Fish Report


In spite of June bringing unsettled weather, the fishing throughout the region has endured with more good days than bad. Choices range from offshore to inshore with a chance at a trophy-sized fish regardless. Gary Graham,

Brian Solomon, owner of Solomon’s Landing, struggles with his trophy roosterfish which he landed aboard the El Jefe out of  Rancho Leonero ResortCabo San Lucas. Striped marlin, along with a mix of sailfish and fewer blue marlin, kept the offshore fleet occupied recently at both Grey Rock and farther out at the 95, on both live bait and lures.

The much-awaited dorado bite has yet to materialize with only a few larger ones among the smaller ones. Pretty much the same story for the wahoo … a few here and a few there, tells the story.

There were several larger yellowfin tuna. One reportedly weighed 169 pounds and another weighed 140 pounds, while the rest of the fleet settled for the much smaller variety ranging from football-size to 25 pounds. Most of the fish were found farther offshore where the afternoon wind was kicking up a fuss, causing many boats to opt for the roosterfish action close to port. A number of roosters from 20 to 40 pounds were caught and released. Also mixed in were some jack cravelle and skipjack.

Hot and sunny days demanded suntan lotion and wide-brimmed hats. Daytime temps were going to be holding in the 90s with a little humidity, but not much relief at night, so the A/C will feel very special.

The surface breezes are mostly west/northwest and ranged from near calm to about 16 mph. The Pacific-side sea temps are cool at 72 to 73 degrees, rising to 75 near San Cristobal to Cabo Falso. Cabo San Lucas to Palmilla Point rises to 79 to 80 and the 1150 Fathom Spot to Los Frailes, rises to 82 to 84 degrees.

San Jose. Anglers were relying on the bait source found in the Marina area — caballito and moonfish — most readily available though there were reports of massive schools of mullet seen along the beaches on the Pacific side of Cabo San Lucas. These mullet haven’t been seen along the beaches in significant numbers for some time! Just like clockwork, the larger-sized roosterfish have arrived and are now patrolling inshore beach stretches, with roosters weighing up to 70 pounds landed and released this past week.

Striped marlin a few miles offshore were striking on trolled lures as well as on available baitfish. A few sailfish are now in the mix as well; swordfish were found by sport fishers venturing farther offshore — 15 to 30 miles. There were some blue marlin strikes that were lost. Nothing much going on for yellowfin tuna now, though a handful of private charters found yellowfin farther offshore traveling with porpoise. Dorado action was limited with an occasional larger bull being accounted for — one 37-pound dorado was brought in at La Playita. Wahoo were definitely in the area, but anglers were fortunate to land one as they were just not striking aggressively.  Panga charters were working inshore reefs and finding some amberjack, pargo, snapper, bonito, and cabrilla … most of these fish were striking on larger baitfish or on cut bait; a few of the amberjack were in the 70-pound class. Last week we saw more numbers of amberjack due to the clarity of the water. The quality-sized roosterfish have been striking fairly consistently.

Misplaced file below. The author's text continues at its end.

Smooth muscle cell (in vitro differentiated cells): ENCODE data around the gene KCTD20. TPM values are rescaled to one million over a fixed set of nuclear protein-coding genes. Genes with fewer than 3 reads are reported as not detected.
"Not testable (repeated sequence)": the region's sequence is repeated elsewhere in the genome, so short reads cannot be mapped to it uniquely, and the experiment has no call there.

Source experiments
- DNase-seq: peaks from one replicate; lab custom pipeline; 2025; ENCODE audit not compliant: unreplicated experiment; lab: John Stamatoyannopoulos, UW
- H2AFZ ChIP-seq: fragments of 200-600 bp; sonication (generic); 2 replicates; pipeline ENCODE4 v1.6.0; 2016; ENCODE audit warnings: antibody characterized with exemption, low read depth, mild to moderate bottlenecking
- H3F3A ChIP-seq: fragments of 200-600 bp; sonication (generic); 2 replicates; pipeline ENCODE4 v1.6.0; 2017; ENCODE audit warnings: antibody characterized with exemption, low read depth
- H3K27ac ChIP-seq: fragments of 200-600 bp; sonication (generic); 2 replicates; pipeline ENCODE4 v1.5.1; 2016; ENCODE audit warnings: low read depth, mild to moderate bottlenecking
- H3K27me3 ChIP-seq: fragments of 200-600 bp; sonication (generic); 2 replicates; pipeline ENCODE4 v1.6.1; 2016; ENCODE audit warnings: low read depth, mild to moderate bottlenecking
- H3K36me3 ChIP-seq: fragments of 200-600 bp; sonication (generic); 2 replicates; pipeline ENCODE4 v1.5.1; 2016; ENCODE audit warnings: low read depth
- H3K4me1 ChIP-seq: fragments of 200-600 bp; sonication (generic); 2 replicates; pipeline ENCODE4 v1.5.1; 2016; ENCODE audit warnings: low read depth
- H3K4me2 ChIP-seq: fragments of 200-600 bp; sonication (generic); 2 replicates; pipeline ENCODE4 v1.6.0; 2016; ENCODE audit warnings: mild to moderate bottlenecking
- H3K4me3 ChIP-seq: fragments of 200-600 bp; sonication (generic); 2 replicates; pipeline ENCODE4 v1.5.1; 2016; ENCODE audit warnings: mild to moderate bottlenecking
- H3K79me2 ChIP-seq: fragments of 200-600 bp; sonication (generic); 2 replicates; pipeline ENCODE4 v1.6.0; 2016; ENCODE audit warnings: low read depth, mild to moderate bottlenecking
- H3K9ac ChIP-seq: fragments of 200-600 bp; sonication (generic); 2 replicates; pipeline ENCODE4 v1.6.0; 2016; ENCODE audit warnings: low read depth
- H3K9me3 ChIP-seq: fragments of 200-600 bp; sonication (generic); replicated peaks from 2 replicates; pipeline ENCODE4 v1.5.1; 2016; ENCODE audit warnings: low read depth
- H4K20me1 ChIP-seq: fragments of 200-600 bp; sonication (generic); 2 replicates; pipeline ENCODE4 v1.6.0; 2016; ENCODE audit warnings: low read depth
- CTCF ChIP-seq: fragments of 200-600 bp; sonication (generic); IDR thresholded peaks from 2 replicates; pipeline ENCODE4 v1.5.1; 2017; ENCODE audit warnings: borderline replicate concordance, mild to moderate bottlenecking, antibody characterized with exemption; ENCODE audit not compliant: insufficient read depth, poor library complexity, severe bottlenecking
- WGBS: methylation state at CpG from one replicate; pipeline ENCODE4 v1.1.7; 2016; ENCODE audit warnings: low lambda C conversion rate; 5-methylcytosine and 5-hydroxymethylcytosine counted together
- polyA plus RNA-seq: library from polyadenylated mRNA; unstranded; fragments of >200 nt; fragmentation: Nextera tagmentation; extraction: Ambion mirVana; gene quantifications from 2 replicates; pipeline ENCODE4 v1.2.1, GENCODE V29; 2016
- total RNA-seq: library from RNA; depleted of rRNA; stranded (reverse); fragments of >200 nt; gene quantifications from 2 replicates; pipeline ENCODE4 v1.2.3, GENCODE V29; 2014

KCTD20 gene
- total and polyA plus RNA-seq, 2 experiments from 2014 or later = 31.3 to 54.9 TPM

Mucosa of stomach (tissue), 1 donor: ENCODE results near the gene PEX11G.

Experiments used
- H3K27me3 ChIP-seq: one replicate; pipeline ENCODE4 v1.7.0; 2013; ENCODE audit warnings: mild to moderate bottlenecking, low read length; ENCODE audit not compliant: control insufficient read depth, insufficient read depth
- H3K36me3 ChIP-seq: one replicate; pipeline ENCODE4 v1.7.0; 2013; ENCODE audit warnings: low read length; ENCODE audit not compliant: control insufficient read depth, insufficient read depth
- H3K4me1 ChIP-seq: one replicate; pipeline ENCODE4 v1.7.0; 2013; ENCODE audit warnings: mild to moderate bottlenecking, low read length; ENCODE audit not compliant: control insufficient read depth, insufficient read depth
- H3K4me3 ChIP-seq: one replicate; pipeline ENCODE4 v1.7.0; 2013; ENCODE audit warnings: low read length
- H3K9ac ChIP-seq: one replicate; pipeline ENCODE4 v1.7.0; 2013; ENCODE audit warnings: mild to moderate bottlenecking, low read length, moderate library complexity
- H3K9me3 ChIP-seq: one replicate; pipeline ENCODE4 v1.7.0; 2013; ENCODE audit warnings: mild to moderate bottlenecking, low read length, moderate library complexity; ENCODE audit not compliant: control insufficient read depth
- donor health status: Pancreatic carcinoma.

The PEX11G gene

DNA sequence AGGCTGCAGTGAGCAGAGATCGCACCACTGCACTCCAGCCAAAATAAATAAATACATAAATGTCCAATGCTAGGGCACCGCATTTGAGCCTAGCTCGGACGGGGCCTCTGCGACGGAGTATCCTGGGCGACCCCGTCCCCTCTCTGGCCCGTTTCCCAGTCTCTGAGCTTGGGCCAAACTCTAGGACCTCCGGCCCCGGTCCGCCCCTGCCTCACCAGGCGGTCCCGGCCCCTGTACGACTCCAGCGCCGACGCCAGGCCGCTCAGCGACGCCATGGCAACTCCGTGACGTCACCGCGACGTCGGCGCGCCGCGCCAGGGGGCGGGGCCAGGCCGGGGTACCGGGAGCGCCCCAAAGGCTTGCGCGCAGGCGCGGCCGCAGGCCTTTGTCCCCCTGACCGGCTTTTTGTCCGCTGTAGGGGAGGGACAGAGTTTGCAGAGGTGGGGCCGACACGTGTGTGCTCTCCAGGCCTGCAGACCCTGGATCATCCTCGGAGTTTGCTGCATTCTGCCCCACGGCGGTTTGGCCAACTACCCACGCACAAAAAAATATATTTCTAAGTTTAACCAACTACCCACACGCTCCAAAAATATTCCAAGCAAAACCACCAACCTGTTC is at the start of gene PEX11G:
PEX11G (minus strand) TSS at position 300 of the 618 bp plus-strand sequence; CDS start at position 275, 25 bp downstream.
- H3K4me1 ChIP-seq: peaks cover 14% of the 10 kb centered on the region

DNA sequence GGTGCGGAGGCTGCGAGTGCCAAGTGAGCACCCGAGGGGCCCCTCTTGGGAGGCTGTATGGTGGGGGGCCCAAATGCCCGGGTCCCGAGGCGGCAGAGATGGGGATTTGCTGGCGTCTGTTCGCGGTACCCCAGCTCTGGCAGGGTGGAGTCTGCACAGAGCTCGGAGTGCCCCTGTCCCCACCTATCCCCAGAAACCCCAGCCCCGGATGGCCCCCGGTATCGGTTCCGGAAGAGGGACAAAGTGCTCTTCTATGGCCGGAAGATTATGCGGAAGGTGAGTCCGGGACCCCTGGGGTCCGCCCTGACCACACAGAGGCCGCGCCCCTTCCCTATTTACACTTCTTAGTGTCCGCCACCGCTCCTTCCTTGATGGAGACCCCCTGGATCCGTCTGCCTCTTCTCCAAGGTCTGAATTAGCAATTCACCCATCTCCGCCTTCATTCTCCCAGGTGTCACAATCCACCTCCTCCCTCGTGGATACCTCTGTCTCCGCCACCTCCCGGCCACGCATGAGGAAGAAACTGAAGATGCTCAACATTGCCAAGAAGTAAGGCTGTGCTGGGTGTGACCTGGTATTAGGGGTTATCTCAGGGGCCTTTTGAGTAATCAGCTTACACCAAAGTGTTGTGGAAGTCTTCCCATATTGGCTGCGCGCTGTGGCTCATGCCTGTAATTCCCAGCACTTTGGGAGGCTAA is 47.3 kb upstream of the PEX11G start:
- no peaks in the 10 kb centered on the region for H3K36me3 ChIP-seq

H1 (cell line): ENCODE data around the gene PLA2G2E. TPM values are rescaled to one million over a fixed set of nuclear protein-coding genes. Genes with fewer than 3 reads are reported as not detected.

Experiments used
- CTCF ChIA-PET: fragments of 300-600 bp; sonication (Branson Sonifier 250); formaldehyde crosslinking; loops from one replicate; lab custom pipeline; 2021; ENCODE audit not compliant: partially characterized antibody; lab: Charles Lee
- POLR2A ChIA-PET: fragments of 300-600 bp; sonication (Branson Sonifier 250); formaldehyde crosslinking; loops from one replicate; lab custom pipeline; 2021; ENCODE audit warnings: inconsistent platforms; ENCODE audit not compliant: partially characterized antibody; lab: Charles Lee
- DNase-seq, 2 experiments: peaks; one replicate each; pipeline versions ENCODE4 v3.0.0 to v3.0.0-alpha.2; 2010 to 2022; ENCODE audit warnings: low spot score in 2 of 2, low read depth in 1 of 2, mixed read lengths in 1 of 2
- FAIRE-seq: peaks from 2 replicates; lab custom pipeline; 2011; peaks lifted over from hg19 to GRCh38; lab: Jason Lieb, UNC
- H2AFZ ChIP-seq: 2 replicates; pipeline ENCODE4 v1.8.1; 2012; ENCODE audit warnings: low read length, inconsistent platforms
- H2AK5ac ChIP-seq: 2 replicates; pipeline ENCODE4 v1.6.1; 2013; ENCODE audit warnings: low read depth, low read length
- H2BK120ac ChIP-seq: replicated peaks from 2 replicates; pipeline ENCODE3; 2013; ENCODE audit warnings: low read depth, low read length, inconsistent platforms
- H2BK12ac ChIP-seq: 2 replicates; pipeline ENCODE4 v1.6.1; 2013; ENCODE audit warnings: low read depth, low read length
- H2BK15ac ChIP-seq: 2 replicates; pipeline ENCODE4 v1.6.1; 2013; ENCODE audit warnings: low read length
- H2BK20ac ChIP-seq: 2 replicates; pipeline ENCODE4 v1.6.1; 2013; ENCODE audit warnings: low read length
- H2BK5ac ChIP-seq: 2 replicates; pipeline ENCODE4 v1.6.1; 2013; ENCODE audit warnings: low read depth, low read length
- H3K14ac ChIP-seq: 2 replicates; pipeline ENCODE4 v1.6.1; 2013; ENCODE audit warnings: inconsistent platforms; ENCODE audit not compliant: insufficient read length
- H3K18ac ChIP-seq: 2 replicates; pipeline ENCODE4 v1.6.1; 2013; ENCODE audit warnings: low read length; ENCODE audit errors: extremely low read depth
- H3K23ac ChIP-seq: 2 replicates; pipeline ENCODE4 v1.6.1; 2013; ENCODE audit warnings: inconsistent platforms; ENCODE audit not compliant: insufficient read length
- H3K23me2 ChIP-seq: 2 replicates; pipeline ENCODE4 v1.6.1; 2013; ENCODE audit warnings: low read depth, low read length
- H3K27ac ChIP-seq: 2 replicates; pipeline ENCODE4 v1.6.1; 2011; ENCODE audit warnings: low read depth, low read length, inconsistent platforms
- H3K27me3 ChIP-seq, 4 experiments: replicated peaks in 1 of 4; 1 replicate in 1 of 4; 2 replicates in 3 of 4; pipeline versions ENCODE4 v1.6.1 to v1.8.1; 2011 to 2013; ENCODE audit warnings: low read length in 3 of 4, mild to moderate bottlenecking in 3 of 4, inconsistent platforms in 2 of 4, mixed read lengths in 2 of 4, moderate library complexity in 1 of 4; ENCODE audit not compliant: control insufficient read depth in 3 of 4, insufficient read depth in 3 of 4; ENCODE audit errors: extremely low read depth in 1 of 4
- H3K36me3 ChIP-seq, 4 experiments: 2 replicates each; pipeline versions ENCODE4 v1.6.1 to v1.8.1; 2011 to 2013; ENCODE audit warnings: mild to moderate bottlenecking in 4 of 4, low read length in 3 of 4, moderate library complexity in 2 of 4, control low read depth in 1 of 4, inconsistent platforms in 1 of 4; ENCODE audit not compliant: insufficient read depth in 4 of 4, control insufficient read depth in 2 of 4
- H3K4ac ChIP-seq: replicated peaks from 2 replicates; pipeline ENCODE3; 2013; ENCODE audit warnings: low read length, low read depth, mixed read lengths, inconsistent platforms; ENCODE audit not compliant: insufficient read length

East Cape. Well, the great tuna bite that had begun was cut short as the Mexican tuna seiners arrived, sweeping the grounds from Palmas Bay to the tip of Baja, quickly decimating the schools of tuna to fill their huge fish holds. Fortunately, the blue marlin bite lit up to the delight of many anglers. There were lumpy days here and there that may have been uncomfortable but failed to slow the bite. There were a few quality dorado in the mix of mostly smallish blue marlin that begged to be released. Inshore the rooster and jack action has been extraordinary for many. One boat had a triple hookup consisting of two large roosters and one large jack cravelle that were released. For others it was fishing the bottom 600 feet for unusual catches of strange-looking denizens of the deep. One of those rare instances when ugly and good could be used in the same sentence. They were the former and tasted like the the latter.

La Paz There was a good bit of variety for our Tailhunter anglers fishing with the La Paz fleet. More dorado showing up are schoolie-sized, 5- to 15-pounders with the occasional 20-pounder in the box. For other species, our pangas are still finding some great marks of pargo, mulatto and yellow snapper as well as some hefty trophy cabrilla. As well, we are seeing more anxious billfish like sails, marlin and rooster fish.

Las Arenas. The wahoo are 20 to 50 pounds and are eating bait as well as lures. If you have time, take the treble hooks off of the lures and replace them with single hooks!

For other fish, the other news is that it seems the marlin really woke up…finally! Quite a few marlin are getting hooked up. Mostly stripers and blues with stripers going 90 to 120 pounds and blues up to 300 pounds. Every day this week several were hooked up and fortunately, most fish were getting released.

Additionally, rooster fish were back nicely in the counts. Most fish were 15 to 30 pounds, but there’s a school of 2 to10 pounders right in Bahia de Los Muertos and if you just wanted to stay in the bay and catch-and-release small roosters all day, it’s not out of the question.

Cabo San Lucas

Tracy Ehrenberg

Larry Edwards

San Jose

Gordo Bank Pangas

East Cape

Rancho Leonero Hotel

Jen Wren Sportfishing

East Cape Tackle Cindy Kirkwood,

La Paz

Jonathan Roldan’s Tailhunter International